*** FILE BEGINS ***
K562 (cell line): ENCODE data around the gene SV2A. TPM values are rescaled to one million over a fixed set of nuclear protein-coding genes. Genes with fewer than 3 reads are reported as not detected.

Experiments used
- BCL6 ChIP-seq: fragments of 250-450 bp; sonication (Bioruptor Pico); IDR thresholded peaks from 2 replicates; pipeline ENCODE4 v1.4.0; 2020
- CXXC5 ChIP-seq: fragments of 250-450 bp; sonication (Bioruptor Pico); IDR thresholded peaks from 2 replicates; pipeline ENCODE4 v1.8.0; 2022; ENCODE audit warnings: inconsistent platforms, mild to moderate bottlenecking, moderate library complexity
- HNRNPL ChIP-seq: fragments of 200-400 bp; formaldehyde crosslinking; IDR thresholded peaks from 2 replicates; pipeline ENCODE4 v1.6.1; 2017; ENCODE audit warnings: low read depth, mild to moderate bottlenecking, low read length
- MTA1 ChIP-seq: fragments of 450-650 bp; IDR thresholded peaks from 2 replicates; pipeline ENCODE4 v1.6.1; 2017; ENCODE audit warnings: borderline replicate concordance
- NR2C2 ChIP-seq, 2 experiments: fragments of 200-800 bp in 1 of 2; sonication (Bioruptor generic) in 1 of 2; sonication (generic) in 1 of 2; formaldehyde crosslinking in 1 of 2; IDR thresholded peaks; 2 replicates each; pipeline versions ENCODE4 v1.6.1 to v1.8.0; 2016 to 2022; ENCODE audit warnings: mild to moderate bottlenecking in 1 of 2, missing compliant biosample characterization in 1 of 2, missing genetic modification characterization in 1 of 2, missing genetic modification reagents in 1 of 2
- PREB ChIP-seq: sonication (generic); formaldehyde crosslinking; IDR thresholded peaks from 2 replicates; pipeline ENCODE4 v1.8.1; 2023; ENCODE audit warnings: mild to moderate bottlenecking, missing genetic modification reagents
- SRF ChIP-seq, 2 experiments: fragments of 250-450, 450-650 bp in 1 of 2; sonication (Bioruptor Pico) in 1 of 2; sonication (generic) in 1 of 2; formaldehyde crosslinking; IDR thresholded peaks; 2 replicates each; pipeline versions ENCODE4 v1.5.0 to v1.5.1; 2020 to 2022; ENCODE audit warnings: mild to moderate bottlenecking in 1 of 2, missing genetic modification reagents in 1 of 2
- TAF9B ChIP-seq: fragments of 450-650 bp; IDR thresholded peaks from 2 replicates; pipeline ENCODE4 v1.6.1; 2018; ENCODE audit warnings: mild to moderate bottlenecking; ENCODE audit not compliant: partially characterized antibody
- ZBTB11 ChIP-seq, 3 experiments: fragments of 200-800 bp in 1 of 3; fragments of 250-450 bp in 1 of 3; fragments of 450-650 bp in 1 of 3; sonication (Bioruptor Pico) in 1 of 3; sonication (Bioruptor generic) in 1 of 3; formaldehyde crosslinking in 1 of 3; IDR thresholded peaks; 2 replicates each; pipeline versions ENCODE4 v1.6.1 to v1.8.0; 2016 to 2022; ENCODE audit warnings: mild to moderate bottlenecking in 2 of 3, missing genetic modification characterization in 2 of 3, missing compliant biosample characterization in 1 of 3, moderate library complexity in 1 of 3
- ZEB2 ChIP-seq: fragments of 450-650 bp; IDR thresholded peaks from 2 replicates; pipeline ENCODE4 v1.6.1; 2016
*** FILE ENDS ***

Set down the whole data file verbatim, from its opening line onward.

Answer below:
K562 (cell line): ENCODE data around the gene SV2A. TPM values are rescaled to one million over a fixed set of nuclear protein-coding genes. Genes with fewer than 3 reads are reported as not detected.

Experiments used
- BCL6 ChIP-seq: fragments of 250-450 bp; sonication (Bioruptor Pico); IDR thresholded peaks from 2 replicates; pipeline ENCODE4 v1.4.0; 2020
- CXXC5 ChIP-seq: fragments of 250-450 bp; sonication (Bioruptor Pico); IDR thresholded peaks from 2 replicates; pipeline ENCODE4 v1.8.0; 2022; ENCODE audit warnings: inconsistent platforms, mild to moderate bottlenecking, moderate library complexity
- HNRNPL ChIP-seq: fragments of 200-400 bp; formaldehyde crosslinking; IDR thresholded peaks from 2 replicates; pipeline ENCODE4 v1.6.1; 2017; ENCODE audit warnings: low read depth, mild to moderate bottlenecking, low read length
- MTA1 ChIP-seq: fragments of 450-650 bp; IDR thresholded peaks from 2 replicates; pipeline ENCODE4 v1.6.1; 2017; ENCODE audit warnings: borderline replicate concordance
- NR2C2 ChIP-seq, 2 experiments: fragments of 200-800 bp in 1 of 2; sonication (Bioruptor generic) in 1 of 2; sonication (generic) in 1 of 2; formaldehyde crosslinking in 1 of 2; IDR thresholded peaks; 2 replicates each; pipeline versions ENCODE4 v1.6.1 to v1.8.0; 2016 to 2022; ENCODE audit warnings: mild to moderate bottlenecking in 1 of 2, missing compliant biosample characterization in 1 of 2, missing genetic modification characterization in 1 of 2, missing genetic modification reagents in 1 of 2
- PREB ChIP-seq: sonication (generic); formaldehyde crosslinking; IDR thresholded peaks from 2 replicates; pipeline ENCODE4 v1.8.1; 2023; ENCODE audit warnings: mild to moderate bottlenecking, missing genetic modification reagents
- SRF ChIP-seq, 2 experiments: fragments of 250-450, 450-650 bp in 1 of 2; sonication (Bioruptor Pico) in 1 of 2; sonication (generic) in 1 of 2; formaldehyde crosslinking; IDR thresholded peaks; 2 replicates each; pipeline versions ENCODE4 v1.5.0 to v1.5.1; 2020 to 2022; ENCODE audit warnings: mild to moderate bottlenecking in 1 of 2, missing genetic modification reagents in 1 of 2
- TAF9B ChIP-seq: fragments of 450-650 bp; IDR thresholded peaks from 2 replicates; pipeline ENCODE4 v1.6.1; 2018; ENCODE audit warnings: mild to moderate bottlenecking; ENCODE audit not compliant: partially characterized antibody
- ZBTB11 ChIP-seq, 3 experiments: fragments of 200-800 bp in 1 of 3; fragments of 250-450 bp in 1 of 3; fragments of 450-650 bp in 1 of 3; sonication (Bioruptor Pico) in 1 of 3; sonication (Bioruptor generic) in 1 of 3; formaldehyde crosslinking in 1 of 3; IDR thresholded peaks; 2 replicates each; pipeline versions ENCODE4 v1.6.1 to v1.8.0; 2016 to 2022; ENCODE audit warnings: mild to moderate bottlenecking in 2 of 3, missing genetic modification characterization in 2 of 3, missing compliant biosample characterization in 1 of 3, moderate library complexity in 1 of 3
- ZEB2 ChIP-seq: fragments of 450-650 bp; IDR thresholded peaks from 2 replicates; pipeline ENCODE4 v1.6.1; 2016